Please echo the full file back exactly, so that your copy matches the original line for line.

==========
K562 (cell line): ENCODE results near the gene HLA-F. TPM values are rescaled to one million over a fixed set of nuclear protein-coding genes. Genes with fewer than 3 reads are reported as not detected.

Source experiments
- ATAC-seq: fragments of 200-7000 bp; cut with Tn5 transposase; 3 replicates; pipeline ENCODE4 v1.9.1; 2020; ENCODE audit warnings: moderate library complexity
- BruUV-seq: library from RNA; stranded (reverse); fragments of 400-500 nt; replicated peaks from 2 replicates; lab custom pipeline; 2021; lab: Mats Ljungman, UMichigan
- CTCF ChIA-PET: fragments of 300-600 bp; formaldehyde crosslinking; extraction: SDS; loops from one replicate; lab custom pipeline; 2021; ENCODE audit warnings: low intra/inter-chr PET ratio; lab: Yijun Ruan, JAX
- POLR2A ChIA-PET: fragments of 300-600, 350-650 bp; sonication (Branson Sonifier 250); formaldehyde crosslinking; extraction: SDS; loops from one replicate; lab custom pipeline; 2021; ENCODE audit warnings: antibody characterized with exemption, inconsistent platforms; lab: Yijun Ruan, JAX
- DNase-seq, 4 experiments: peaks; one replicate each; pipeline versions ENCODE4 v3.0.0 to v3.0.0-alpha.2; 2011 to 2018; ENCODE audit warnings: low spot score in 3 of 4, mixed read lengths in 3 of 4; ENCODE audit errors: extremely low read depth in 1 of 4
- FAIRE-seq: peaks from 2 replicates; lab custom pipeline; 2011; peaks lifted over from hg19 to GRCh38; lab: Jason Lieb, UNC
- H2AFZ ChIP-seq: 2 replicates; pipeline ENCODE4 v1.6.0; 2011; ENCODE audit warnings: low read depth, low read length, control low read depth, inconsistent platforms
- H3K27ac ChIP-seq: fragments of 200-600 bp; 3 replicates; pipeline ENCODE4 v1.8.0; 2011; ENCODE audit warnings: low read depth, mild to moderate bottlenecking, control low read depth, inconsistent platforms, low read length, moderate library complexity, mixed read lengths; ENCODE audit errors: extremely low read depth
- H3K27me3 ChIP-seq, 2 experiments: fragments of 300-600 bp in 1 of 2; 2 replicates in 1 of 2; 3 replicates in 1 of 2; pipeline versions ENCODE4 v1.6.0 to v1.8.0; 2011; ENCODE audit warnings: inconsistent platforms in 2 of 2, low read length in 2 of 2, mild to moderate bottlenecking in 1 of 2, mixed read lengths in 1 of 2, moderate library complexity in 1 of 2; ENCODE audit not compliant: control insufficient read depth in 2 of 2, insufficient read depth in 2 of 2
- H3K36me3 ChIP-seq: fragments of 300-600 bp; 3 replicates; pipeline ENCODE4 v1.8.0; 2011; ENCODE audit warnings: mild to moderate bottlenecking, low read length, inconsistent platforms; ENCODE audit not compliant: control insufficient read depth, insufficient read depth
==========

K562 (cell line): ENCODE results near the gene HLA-F. TPM values are rescaled to one million over a fixed set of nuclear protein-coding genes. Genes with fewer than 3 reads are reported as not detected.

Source experiments
- ATAC-seq: fragments of 200-7000 bp; cut with Tn5 transposase; 3 replicates; pipeline ENCODE4 v1.9.1; 2020; ENCODE audit warnings: moderate library complexity
- BruUV-seq: library from RNA; stranded (reverse); fragments of 400-500 nt; replicated peaks from 2 replicates; lab custom pipeline; 2021; lab: Mats Ljungman, UMichigan
- CTCF ChIA-PET: fragments of 300-600 bp; formaldehyde crosslinking; extraction: SDS; loops from one replicate; lab custom pipeline; 2021; ENCODE audit warnings: low intra/inter-chr PET ratio; lab: Yijun Ruan, JAX
- POLR2A ChIA-PET: fragments of 300-600, 350-650 bp; sonication (Branson Sonifier 250); formaldehyde crosslinking; extraction: SDS; loops from one replicate; lab custom pipeline; 2021; ENCODE audit warnings: antibody characterized with exemption, inconsistent platforms; lab: Yijun Ruan, JAX
- DNase-seq, 4 experiments: peaks; one replicate each; pipeline versions ENCODE4 v3.0.0 to v3.0.0-alpha.2; 2011 to 2018; ENCODE audit warnings: low spot score in 3 of 4, mixed read lengths in 3 of 4; ENCODE audit errors: extremely low read depth in 1 of 4
- FAIRE-seq: peaks from 2 replicates; lab custom pipeline; 2011; peaks lifted over from hg19 to GRCh38; lab: Jason Lieb, UNC
- H2AFZ ChIP-seq: 2 replicates; pipeline ENCODE4 v1.6.0; 2011; ENCODE audit warnings: low read depth, low read length, control low read depth, inconsistent platforms
- H3K27ac ChIP-seq: fragments of 200-600 bp; 3 replicates; pipeline ENCODE4 v1.8.0; 2011; ENCODE audit warnings: low read depth, mild to moderate bottlenecking, control low read depth, inconsistent platforms, low read length, moderate library complexity, mixed read lengths; ENCODE audit errors: extremely low read depth
- H3K27me3 ChIP-seq, 2 experiments: fragments of 300-600 bp in 1 of 2; 2 replicates in 1 of 2; 3 replicates in 1 of 2; pipeline versions ENCODE4 v1.6.0 to v1.8.0; 2011; ENCODE audit warnings: inconsistent platforms in 2 of 2, low read length in 2 of 2, mild to moderate bottlenecking in 1 of 2, mixed read lengths in 1 of 2, moderate library complexity in 1 of 2; ENCODE audit not compliant: control insufficient read depth in 2 of 2, insufficient read depth in 2 of 2
- H3K36me3 ChIP-seq: fragments of 300-600 bp; 3 replicates; pipeline ENCODE4 v1.8.0; 2011; ENCODE audit warnings: mild to moderate bottlenecking, low read length, inconsistent platforms; ENCODE audit not compliant: control insufficient read depth, insufficient read depth